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Moody's: Metals and mining outlook upgraded from "negative" to "stable"

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(Kitco News) Moody's Investors Service upgraded its Metals & Mining outlook from "negative" to "stable" for the next 12 months, citing China's reopening and improved conditions in the U.S. and Europe.

According to the report, the new conditions support demand for base metals, steel, and coal.

"We are changing the sector outlook to stable from negative because credit fundamentals will not deteriorate over our outlook period, but will remain volatile, and in certain cases will improve," Moody's Investors Service senior vice president Barbara Mattos said in a news release. "Metal commodity prices will remain volatile and historically high during the outlook period responding to economic growth and activity indicators in China and major economies."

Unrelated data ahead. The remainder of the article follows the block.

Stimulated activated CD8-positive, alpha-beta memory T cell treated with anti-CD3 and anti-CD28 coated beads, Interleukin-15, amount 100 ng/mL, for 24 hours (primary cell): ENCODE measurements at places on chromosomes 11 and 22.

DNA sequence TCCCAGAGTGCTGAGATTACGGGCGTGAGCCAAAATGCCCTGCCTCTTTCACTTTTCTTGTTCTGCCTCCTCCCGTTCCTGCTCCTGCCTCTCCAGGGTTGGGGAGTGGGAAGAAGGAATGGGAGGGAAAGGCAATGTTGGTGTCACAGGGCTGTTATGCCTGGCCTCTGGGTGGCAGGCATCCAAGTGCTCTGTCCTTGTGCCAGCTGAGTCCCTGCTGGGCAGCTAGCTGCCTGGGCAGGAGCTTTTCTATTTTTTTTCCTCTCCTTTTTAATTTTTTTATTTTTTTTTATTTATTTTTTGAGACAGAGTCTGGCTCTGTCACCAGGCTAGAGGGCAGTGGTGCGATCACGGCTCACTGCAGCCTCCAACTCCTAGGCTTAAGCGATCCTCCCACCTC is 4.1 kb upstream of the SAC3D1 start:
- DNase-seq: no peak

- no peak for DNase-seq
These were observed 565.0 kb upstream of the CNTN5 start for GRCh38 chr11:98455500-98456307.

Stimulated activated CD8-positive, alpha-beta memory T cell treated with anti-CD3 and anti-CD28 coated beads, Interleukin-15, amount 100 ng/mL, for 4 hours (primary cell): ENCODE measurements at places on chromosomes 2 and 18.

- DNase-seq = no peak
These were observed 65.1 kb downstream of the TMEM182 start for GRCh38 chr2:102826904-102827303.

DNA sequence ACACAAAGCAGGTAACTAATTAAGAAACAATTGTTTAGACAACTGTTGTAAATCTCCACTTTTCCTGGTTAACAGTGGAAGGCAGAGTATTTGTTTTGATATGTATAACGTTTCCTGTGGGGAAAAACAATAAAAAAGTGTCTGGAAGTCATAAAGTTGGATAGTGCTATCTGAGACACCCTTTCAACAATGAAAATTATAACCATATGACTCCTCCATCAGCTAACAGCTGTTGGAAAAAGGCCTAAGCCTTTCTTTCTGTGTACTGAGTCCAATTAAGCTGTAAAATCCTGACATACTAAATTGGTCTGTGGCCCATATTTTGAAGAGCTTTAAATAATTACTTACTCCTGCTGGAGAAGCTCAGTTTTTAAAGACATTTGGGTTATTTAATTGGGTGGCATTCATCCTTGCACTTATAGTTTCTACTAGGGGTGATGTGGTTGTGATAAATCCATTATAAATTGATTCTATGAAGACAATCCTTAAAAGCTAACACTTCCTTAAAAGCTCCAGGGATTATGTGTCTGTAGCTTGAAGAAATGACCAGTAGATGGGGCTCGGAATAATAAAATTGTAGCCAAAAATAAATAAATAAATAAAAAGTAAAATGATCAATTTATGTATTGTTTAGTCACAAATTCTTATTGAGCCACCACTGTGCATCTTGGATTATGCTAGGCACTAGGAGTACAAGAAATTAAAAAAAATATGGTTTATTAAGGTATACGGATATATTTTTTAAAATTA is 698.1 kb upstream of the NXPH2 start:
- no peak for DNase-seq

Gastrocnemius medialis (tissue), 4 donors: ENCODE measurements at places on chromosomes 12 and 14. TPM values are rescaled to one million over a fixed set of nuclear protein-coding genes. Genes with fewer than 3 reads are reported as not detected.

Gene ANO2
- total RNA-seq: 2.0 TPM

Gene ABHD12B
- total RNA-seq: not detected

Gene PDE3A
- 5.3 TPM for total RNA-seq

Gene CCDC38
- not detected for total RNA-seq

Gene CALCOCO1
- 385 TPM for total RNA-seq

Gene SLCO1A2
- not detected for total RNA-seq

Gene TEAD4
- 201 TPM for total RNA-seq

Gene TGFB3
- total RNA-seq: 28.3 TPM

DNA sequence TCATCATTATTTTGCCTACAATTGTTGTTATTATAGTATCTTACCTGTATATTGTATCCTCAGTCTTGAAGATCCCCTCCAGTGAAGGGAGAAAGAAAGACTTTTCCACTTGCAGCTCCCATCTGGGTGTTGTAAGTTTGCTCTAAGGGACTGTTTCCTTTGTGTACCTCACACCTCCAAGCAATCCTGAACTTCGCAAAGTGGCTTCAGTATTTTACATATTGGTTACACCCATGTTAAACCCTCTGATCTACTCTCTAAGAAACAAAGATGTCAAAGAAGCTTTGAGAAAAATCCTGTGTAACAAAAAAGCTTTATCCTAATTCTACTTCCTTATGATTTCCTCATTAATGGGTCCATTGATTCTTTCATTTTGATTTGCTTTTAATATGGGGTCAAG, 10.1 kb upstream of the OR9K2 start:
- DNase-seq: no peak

Base metals will see improved demand, and prices will remain supported due to tight supply. The report highlighted aluminum, copper, nickel, and zinc.

"Aluminum prices will persist above the historical average through early 2024, based on, among other factors, its expanding role in clean-energy; copper's historically low inventories and ongoing industry supply disruptions will support its price; nickel will be in surplus in 2023, but incremental growth in demand from electric vehicle market will create supply deficits, while zinc prices will be supported by tight supply, low inventories and higher energy costs displacing high-cost producers," Moody's said.

Iron ore prices are expected to decline into mid-2024 as supply rises quicker than demand. Steelmakers are projected to show substantial gains.

"An expansion in India's steel production and improving economic conditions in China will support met coal prices in 2023, offsetting some risk to demand elsewhere, according to the report. Thermal coal prices will exceed historical averages through early 2024, but the record prices of 2022 were unsustainable," the report noted.

Precious metals will see strong demand while also facing rising production costs. Platinum group metals are estimated to keep steady, the report added.

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